After reading the book I realized how different Pennywise was in the book. A huge chunk of the book he only appears as the clown here and there, he mostly gets kids as Frankenstein or The Teenage Werewolf or The Creature From The Black Lagoon and other odd things. The movie made it seem like IT was always a clown. He was the clown way less in the book.

Pennywise was more terrifying in the book but Tim Curry did a great job as the character.

There's a scene in the book where Bev lets the crew of boys from The Loser Club to make love to her to bring them all close as a group when she feels they may fall apart. I don't know how they could have done this in the movie since she was a young teenager in the book when she did this act. So although the scene made a good part in the book I don't think viewing that scene in a movie would be necessary.

And by far the scariest part in the film for me was when Bev goes to visit her father as an adult and ends up drinking tea with the old lady who eventually becomes her dead, decomposed father and chases her around the house. In the book the old woman became a witch and the house Bev was in was made of sweets and she realized that she was caught in Hansel and Gretel's story. I thought this scene would have been way better if they followed the book. It's one of those things where you don't know why they didn't make it that way.

There were characters that I didn't think the movie portrayed properly. Mostly Ben Hanscom (John Ritter) and Richie Tozier (Harry Anderson). They're appearances in the movie didn't match up.

Movie's a classic and a close 2nd but the book's simply a masterpiece.


I recently read some news online talking of a remake and as of now it looks as if there will be a remake of IT and Pet Semetary. IT is said to be more like the book but still having the trouble of a time frame, you can only do so much in a cramped time period. And Pennywise is said to be more like in the book and not as comically funny as Curry's portrayal but more savage and scary with dark humor. And I also heard that it would be taking place in modern time and not following the book's timeline. I guess we'll see...

I'd like to see the remake portray the characters as good (with the exception of Ben and Richie) and I'd like to see Pennywise be more scary and horrific. I also'd like them to elaborate on some of the details better, like how in the book George's scrapbook went all crazy twice and only once in the original film. I remain optimistic about the film but only time will tell if I'm right right or wrong in doing so.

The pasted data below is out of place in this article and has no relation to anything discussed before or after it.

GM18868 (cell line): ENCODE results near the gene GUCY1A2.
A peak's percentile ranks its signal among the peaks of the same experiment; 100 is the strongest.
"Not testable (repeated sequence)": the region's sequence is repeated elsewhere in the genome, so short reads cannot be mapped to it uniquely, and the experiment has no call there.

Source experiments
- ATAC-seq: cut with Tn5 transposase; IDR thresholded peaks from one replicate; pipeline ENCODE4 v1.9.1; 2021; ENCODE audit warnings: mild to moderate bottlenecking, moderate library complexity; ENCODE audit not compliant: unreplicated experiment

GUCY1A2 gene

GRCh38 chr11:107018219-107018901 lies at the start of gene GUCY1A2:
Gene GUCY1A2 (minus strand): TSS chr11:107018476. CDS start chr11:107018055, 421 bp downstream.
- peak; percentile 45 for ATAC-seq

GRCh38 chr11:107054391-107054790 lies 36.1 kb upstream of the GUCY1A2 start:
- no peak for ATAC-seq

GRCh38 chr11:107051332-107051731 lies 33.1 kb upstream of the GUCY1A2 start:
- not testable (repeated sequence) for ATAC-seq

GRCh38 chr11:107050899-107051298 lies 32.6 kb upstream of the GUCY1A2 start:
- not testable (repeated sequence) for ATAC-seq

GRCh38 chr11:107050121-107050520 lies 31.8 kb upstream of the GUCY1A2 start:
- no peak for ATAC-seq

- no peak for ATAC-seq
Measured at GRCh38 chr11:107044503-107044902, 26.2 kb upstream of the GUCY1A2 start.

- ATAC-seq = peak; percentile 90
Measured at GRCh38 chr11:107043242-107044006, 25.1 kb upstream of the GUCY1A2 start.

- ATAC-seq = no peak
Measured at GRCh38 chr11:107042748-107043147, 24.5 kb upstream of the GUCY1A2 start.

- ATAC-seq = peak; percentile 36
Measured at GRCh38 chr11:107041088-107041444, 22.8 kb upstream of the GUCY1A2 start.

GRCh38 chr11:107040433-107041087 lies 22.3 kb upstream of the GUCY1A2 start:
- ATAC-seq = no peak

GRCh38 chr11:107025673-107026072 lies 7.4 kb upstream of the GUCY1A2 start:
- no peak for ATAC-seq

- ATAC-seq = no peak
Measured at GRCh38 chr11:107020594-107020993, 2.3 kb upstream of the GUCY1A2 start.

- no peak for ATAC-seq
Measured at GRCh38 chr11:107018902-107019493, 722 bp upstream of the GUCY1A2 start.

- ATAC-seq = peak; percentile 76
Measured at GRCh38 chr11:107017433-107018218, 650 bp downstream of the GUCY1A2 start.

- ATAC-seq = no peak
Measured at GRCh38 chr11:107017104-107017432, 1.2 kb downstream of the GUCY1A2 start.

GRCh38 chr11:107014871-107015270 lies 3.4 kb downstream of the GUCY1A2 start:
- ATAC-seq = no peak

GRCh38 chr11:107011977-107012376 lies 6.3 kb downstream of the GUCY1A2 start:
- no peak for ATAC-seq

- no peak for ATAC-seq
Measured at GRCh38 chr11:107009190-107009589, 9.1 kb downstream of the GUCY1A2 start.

1. Book, TV miniseries or remake, it all ends up with a giant spider. Terrible ending to an otherwise great story but that's Stephen King for you. He never could do endings. The trouble with the existing "movie" version is that the first half is great but the second half is awful. The actors used were not nearly as likeable or as talented as the kids. John Ritter with a beard and Johnboy Walton... ewww. If the remake goes ahead, I hope it goes for an R-rated and then has a director's cut where the little girl gets strumped by all the other puberts. It's not that I'm a pervert or anything but that is a vitally important piece of the plot and the reason they are all bonded together by their secret act of "love". It's the 21st century now so they can show things like that especially with all the pregnant schoolgirls everywhere that were doing the nasty before they even had their periods. After "Kids" and "Kidulthood" that kind of thing would be the only shock value that a movie which ends with a giant spider could have.

  2. You know, the spider thing never really got to me. Probably because I was so used to the movie that it doesn't effect me. As far as the Bev scene goes, I wouldn't mind them doing it but I hope they have tact when doing it.

  3. In my opinion , the whole of IT is pure Lovecraft worship , and to me at least , it seems that IT and the giant turtle are Kings ideas of Lovecrafts " ancient ones " .Awesome comparison.

  4. That's actually pretty clever, I never thought of it like that.

  5. The problem with IT is really the Ben/Bev pairing. If you have read the book you can see that it feels more as something the force opposing It gives the fat boy as a final gift. It simply never feels real.
    Other than that, it's really a great book.

  6. There are many people trying to learning a new language from movies. I would say that certain movies gave us more slang / catch phrases than anything else in recent memory.
    best movies for tweens